Gordon Schiff, Kurt Kroenke, Bruce Lambert, Lisa Sanders, Aziz Sheikh
Harvard, Indiana University, Northwestern University, Yale, University of Edinburgh
February 5, 2019
We are grateful for these comments highlighting different but important aspects of the relevance of our ”Ten Principles for More Conservative, Care-Full Diagnosis” (full version is available at http://www.patientsafetyresearch.org/Schiff_Ten_Principles_Conservative_Diagnosis.pdf).Rediger and Miles describe key intersections between the high prevalence of trauma (childhood, adult), and clinic/office visits for physical symptoms that lack a clear medical diagnosis. We agree and suggest that diagnostic challenges in caring for this important group of patients perfectly illustrate the point we make in our introduction to the 10 principles – that under- and over-diagnosis are not opposite, competing pitfalls to avoid. Instead, they are two sides of the same coin that must be understood and approached holistically rather than trade off one at the expense of the other. Patients, particularly female patients, have experienced centuries of misdiagnosis when they presented with physical symptoms that were dismissed as “psychological,” “hypochondriacal,” “nonorganic,” or even “hysterical”(1). At the same time, patients with serious prior or ongoing trauma are often not diagnosed and referred for the help they need, but instead are subjected to needless imaging, labs, and stigma (when the tests return normal) (2). Overcoming this requires, as we elaborate in the 10 Principles, an approach that emphasizes better listening, continuity, trusting relationships, appreciation of test limitations, and, yes…. time.Pelaccia, however, warns that “more time to diagnose may not be a good idea.” He cites findings from case vignettes given to medical trainees. In the real world, there are two types of time: cross-sectional (within a single visit) and longitudinal (across several visits). Within a visit, a careful history is adequate for 75% of the diagnoses for patients presenting with symptoms (3). There is clearly a threshold below which clinicians lack sufficient time to take an adequate history, reflect, discuss with the patient and meaningfully document their thinking. Many clinicians would argue they are bumping up against this lower limit of minimum time. Across visits, follow-up has been found to sort out the majority of symptoms that resolve in 2-12 weeks (3). By “time is an incubator” we meant both types of time and emphasized the importance of “follow-up systems to support watchful waiting.” Even Sherbino (who Pelaccia cites) acknowledges that “with routine cases rapid processing is both efficient and effective. However, when cases are more demanding, there may be value in more deliberative thinking” (4).Finally, we thank Meisel for endorsement of our 10 Principles.Gordon Schiff - Brigham and Women’s Hospital, Harvard Medical School Center for Primary Care Kurt Kroenke - Regenstrief Institute, Indiana University School of MedicineBruce Lambert - Center for Communication and Health, Northwestern University Lisa Sanders – Yale Medical School Aziz Sheikh Usher Institute of Population Health, University of Edinburgh1. Tasca C, Rapetti M, Carta MG, Fadda B. Women and hysteria in the history of mental health. Clin Pract Epidemiol Ment Health. 2012;8:110-9. Epub 2012/11/02. doi: 10.2174/1745017901208010110. PubMed PMID: 23115576; PubMed Central PMCID: PMCPMC3480686.2. Murray AM, Toussaint A, Althaus A, Lowe B. The challenge of diagnosing non-specific, functional, and somatoform disorders: A systematic review of barriers to diagnosis in primary care. J Psychosom Res. 2016;80:1-10. Epub 2016/01/02. doi: 10.1016/j.jpsychores.2015.11.002. PubMed PMID: 26721541.3. Kroenke K. A practical and evidence-based approach to common symptoms: a narrative review. Ann Intern Med. 2014;161(8):579-86. Epub 2014/10/21. doi: 10.7326/M14-0461. PubMed PMID: 25329205.4. Sherbino J, Dore KL, Wood TJ, Young ME, Gaissmaier W, Kreuger S, et al. The relationship between response time and diagnostic accuracy. Acad Med. 2012;87(6):785-91. Epub 2012/04/27. doi: 10.1097/ACM.0b013e318253acbd. PubMed PMID: 22534592.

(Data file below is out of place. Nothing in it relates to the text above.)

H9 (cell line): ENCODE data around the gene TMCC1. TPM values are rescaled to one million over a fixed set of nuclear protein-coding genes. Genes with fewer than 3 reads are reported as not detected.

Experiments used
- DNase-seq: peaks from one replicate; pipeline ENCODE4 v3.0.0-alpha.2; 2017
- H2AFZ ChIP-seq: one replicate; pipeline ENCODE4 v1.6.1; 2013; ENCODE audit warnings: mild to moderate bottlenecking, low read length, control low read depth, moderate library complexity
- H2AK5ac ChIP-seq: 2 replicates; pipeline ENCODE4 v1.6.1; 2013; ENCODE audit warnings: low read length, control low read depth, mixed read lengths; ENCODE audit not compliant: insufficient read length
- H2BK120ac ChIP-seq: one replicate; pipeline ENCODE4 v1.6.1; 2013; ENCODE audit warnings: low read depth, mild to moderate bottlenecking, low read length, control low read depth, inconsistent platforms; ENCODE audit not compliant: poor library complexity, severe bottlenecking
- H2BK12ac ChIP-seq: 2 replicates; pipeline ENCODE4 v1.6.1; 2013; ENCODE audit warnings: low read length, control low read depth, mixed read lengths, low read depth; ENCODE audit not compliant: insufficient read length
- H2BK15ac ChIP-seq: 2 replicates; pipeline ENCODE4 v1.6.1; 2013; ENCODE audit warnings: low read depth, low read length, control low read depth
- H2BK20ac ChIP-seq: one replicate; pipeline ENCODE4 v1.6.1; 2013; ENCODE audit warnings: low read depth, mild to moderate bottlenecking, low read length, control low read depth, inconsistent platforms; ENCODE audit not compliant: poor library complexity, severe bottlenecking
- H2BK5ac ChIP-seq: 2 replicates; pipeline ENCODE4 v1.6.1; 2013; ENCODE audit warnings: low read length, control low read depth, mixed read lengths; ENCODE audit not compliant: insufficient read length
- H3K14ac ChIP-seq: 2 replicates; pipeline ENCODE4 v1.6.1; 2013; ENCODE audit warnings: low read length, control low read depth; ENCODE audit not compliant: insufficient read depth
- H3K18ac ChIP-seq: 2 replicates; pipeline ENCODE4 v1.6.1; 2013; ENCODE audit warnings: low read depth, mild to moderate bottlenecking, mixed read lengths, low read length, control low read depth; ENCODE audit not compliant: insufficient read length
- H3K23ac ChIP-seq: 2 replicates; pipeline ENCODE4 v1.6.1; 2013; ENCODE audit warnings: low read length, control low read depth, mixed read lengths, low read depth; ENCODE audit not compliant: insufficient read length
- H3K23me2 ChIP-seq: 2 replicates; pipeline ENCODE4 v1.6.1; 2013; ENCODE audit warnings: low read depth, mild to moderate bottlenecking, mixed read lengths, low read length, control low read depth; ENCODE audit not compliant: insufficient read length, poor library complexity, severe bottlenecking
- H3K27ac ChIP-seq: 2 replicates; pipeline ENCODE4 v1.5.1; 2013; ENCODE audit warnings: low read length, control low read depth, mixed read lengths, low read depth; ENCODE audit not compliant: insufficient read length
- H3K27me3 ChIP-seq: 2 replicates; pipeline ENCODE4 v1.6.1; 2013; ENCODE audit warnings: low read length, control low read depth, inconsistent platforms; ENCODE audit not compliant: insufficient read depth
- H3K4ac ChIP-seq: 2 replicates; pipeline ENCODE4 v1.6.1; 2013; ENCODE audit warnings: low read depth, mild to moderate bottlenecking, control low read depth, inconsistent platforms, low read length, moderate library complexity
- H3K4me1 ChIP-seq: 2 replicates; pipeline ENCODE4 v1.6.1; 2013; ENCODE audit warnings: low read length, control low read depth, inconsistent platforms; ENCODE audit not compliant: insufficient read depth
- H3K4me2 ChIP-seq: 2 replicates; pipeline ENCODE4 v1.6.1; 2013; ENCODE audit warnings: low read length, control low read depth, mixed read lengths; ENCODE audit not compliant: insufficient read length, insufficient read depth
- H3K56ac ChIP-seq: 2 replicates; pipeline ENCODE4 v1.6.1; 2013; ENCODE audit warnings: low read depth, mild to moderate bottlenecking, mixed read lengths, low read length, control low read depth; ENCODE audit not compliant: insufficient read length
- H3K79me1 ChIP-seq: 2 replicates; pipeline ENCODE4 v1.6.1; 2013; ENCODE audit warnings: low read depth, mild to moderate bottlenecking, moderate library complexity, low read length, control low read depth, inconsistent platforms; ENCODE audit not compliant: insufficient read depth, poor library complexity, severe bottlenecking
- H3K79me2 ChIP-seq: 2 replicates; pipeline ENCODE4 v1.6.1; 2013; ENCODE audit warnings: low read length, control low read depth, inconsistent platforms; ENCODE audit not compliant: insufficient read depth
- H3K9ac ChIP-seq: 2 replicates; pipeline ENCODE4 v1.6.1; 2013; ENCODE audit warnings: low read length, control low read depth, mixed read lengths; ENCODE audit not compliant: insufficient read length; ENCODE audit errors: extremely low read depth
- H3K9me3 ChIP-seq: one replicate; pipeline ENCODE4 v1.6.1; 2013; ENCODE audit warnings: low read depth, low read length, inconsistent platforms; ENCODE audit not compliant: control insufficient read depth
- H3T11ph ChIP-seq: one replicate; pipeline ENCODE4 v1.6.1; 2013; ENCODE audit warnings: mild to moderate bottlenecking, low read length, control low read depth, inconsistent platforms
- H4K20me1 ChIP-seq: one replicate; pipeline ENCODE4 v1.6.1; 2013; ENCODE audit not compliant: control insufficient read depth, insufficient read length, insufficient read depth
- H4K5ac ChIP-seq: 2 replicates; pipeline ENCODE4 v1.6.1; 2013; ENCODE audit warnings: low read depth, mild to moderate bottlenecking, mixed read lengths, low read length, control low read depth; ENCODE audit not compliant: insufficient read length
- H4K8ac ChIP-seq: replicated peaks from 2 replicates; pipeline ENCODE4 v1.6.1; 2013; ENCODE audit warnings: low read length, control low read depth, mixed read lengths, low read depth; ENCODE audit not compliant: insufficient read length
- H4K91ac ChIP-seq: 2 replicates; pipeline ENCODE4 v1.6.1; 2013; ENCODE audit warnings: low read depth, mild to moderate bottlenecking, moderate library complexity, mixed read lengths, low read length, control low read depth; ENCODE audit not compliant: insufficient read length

Schiff GD, Martin SA, Eidelman DH, Volk LA, Ruan E, Cassel C, et al. Ten Principles for More Conservative, Care-Full Diagnosis. Ann Intern Med. ;169:643–645. doi: 10.7326/M18-1468
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Published: Ann Intern Med. 2018;169(9):643-645.